What is George Orwell's message in the novel Animal Farm?
The novel is an allegory for the events of the Russian Revolution and, as such, its message concerns the corruption that results from power. While the animals in the story originally create an equal society, the pigs in charge, namely Napoleon, use their power to oppress the other animals, especially through propaganda and fear. Orwell's story is meant as a parallel to the rise of the Soviet Union.
Orwell's classic novella Animal Farm is a cautionary tale about the dangers of consolidating political power in a communist state and a warning against authoritarian regimes and dictators. Orwell's novella allegorically represents the events that transpired before, during, and after the Bolshevik Revolution in Russia, when Joseph Stalin usurped power and oppressed the entire Soviet Union. Similarly, Napoleon usurps power in the novella shortly after the Battle of the Cowshed and develops into a tyrannical ruler, who oppresses his subjects by forcing them to work long hours while continually reducing their food rations. Orwell's message warns readers about allowing shrewd, selfish politicians to consolidate power and gradually take away civil rights and liberties. He also warns readers about the various methods of manipulation and propaganda used by authoritarian regimes to oppress and control the populace. Squealer acts as Napoleon's mouthpiece and cleverly manipulates the animals using various rhetorical devices and propaganda strategies to deceive the animals into believing and supporting Napoleon's selfish, oppressive political agenda. Orwell's novella also emphasizes the dangers of government corruption and illustrates how maniacal leaders and debased politicians can establish and create an oppressive, terrifying society, where the majority of the population lives in fear.
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Since Animal Farm is an allegory based on the problems resulting from Russian Revolution, and its subsequent oppressive communist state, one of the messages of the novel is about how power can often lead to corruption and oppression. Even when a revolution is done with the best intentions, all directed toward the greater social good, it can devolve into a government which is just as bad (or worse) than the oppressive regime which it replaced.
Other messages or lessons of the novel include the means by which a government rules and/or oppresses its people (or animals in this allegory). When the revolution begins, it is to establish the law of the land that all animals are equal. However, over time the pigs (leaders) clearly put themselves in a higher position (under Napoleon) and this reestablishes a hierarchy (which was what the revolution was supposed to have eliminated). This hierarchy divides the animals; thus, they are no longer all equal.
The novel also shows the ways a group/government can manipulate and brainwash its citizens through the use of propaganda. Napoleon and Squealer constantly change the seven commandments in order to suit their increasing power. By the end of the novel, the commandments read less like a document stating the equality and happiness of all animals, and it reads more like the establishment of the privileges of pigs over all animals. Napoleon and Squealer not only change the commandments (usually acting as if they had never been changed); they also change history to suit their narrative. Snowball had been the hero of the Battle of the Cowshed, but in order to praise Napoleon and criticize Snowball, Squealer gradually changes the story, eventually making Napoleon the hero of the battle. At the end of Chapter 5, Squealer says:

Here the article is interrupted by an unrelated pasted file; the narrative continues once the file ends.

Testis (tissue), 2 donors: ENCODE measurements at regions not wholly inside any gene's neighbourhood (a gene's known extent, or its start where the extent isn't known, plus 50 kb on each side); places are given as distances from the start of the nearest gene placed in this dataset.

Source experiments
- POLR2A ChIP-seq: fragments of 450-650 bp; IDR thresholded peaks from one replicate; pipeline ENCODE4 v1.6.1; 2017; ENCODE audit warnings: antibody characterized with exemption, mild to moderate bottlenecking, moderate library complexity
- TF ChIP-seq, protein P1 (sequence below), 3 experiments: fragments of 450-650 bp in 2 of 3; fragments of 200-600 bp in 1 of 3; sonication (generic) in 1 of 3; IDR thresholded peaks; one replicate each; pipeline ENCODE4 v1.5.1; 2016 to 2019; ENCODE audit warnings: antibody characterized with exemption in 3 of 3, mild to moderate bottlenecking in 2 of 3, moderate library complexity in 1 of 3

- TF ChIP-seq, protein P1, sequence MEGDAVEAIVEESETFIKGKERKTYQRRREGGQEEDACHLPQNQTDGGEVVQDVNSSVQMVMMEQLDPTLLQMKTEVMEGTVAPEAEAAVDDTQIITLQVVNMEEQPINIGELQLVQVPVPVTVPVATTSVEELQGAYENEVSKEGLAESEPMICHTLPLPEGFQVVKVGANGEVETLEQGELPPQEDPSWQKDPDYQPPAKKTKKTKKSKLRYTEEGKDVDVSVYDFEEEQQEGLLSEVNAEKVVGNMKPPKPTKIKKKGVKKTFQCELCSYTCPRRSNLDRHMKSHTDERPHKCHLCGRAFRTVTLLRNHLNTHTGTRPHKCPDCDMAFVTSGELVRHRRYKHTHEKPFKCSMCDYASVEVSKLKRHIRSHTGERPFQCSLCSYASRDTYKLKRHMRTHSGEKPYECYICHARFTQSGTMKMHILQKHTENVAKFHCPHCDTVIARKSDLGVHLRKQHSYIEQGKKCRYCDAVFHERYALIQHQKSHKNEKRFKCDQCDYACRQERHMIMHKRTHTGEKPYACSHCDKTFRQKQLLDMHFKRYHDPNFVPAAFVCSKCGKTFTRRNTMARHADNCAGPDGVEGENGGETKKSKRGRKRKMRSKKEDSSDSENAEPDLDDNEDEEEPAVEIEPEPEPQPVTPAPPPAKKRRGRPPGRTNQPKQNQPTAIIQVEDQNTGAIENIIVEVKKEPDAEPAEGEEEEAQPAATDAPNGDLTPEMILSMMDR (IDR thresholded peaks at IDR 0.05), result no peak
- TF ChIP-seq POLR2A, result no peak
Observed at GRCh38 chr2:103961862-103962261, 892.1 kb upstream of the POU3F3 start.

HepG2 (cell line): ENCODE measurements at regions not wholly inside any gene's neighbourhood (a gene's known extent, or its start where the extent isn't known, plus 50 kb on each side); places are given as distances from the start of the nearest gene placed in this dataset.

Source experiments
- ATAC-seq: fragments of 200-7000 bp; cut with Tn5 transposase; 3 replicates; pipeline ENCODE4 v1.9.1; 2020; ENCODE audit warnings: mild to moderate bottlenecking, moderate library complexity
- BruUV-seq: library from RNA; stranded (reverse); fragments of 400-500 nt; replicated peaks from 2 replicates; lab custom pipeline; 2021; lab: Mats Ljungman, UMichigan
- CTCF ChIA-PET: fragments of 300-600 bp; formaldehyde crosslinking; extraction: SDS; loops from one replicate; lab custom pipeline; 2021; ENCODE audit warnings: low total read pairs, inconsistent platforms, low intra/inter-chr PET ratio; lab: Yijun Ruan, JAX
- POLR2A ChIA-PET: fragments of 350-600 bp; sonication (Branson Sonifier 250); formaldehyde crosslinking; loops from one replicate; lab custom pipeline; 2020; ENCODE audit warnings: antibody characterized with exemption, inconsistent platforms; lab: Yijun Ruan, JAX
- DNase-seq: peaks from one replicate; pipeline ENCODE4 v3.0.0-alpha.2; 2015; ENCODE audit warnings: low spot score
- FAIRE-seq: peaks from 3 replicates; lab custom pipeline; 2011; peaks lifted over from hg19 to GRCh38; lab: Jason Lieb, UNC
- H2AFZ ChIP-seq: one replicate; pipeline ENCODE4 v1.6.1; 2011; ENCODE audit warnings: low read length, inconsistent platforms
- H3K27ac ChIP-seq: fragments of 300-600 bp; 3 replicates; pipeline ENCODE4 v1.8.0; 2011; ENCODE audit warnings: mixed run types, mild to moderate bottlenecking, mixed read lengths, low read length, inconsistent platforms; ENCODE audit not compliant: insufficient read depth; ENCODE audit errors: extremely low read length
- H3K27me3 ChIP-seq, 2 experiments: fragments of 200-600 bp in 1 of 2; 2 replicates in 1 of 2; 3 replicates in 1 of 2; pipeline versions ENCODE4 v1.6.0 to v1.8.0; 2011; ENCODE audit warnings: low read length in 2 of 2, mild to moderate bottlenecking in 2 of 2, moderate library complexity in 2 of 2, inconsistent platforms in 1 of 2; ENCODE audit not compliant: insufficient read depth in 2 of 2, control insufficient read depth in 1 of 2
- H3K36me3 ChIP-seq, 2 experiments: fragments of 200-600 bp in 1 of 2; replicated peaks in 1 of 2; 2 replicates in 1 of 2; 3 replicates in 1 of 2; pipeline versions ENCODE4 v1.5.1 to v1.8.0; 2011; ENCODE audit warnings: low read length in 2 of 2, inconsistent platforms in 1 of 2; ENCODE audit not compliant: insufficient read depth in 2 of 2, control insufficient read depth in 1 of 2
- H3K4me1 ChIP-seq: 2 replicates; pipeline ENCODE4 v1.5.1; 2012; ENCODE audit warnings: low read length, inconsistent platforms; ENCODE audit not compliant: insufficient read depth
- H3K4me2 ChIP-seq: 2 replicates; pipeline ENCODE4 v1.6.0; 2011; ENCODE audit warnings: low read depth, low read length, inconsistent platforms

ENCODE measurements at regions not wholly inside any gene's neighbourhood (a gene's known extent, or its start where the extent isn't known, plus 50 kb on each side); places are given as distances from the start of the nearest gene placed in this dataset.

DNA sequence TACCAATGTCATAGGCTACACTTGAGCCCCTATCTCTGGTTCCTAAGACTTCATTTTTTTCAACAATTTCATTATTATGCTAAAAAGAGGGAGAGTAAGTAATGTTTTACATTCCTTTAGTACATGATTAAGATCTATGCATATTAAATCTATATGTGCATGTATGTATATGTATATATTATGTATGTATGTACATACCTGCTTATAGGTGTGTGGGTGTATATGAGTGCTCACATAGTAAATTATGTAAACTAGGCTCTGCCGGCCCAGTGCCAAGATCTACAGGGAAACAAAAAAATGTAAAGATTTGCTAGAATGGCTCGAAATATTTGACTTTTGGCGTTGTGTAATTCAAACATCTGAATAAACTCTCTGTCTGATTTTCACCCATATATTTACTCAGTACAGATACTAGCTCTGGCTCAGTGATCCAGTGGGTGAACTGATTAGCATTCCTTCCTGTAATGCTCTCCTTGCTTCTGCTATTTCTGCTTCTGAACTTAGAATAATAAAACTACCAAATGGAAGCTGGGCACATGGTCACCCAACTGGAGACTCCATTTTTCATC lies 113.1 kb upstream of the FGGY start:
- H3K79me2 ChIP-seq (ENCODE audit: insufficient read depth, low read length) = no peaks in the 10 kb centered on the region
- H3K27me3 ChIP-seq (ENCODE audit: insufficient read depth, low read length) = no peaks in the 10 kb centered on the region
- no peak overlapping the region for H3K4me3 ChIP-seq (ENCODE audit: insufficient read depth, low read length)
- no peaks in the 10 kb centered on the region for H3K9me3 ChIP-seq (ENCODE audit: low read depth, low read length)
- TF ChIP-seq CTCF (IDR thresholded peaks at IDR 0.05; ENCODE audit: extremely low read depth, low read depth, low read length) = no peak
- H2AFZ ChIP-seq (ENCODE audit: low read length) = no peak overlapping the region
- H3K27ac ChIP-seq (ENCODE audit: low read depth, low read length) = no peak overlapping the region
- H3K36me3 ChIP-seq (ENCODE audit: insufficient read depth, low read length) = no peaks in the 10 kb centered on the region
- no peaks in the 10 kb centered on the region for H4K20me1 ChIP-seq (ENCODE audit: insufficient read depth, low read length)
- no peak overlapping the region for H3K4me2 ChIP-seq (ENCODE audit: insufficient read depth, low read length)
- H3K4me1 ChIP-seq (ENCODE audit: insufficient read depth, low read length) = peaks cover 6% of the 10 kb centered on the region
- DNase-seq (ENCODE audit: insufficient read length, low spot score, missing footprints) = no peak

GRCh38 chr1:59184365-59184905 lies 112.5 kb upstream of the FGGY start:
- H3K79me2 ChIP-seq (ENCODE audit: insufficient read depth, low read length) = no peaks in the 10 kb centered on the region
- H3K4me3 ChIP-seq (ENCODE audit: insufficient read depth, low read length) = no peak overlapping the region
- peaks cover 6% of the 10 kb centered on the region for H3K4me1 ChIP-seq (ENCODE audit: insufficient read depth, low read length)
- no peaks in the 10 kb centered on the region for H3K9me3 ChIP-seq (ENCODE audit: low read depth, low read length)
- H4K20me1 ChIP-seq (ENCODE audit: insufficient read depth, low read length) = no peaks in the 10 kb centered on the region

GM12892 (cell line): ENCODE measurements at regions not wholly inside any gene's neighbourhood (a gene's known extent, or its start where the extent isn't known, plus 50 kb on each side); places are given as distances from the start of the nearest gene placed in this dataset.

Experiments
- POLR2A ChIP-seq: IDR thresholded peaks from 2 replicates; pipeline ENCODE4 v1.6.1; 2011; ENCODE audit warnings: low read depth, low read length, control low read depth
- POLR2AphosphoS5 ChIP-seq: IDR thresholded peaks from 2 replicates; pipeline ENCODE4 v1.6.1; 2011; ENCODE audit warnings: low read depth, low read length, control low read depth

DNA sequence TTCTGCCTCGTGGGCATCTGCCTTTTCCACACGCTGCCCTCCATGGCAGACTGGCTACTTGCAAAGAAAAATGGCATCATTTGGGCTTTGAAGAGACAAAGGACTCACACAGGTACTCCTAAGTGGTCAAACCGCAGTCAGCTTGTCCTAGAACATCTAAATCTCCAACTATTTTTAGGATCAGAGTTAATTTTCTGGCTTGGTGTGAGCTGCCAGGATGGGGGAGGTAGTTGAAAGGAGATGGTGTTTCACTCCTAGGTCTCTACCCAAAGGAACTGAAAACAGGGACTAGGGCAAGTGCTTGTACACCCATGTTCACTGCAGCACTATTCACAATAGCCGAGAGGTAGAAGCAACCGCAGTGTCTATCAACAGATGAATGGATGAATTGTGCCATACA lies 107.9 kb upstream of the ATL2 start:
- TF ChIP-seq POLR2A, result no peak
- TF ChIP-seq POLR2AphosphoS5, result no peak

And as to the Battle of the Cowshed, I believe the time will come when we shall find that Snowball's part in it was much exaggerated.
Using propaganda and fear, the novel shows how even a revolution with intentions of total equality can devolve into an oppressive state. The further message is about the tendency for power to corrupt. As Napoleon's regime gained power and privilege, the corruption increased as well.
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Orwell was telling his readers that the tactics used by self-proclaimed "liberators" are disturbingly similar to those of the oppressors they seek to displace. In many cases, this is because their motives are the same as well.
Revolutionary leaders use tactics such as appeals to fear, unceasing propaganda, and simple brute force to seize power. Once in charge, they make up an enemy's list, launch witch hunts, and keep the society in a perpetual state of military preparedness.
We see the pigs using these methods throughout the novel. They squelch dissent by raising the specter of the farmer possible return. They create a bogeyman in the form of Snowball and execute alleged collaborators. They engineer the destruction of the windmill in order to justify their police state tactics. They shout down dissent by chanting the tribal narrative, to the point where it becomes an empty refrain.
The end result is that the population is every bit as oppressed as it was before the revolution. The only things that have changed are the names and faces of their oppressors.
Orwell was warning us that this pattern repeats itself throughout history. It will do so again, unless we think for ourselves, hold our leaders to account, and refuse to relinquish our freedoms.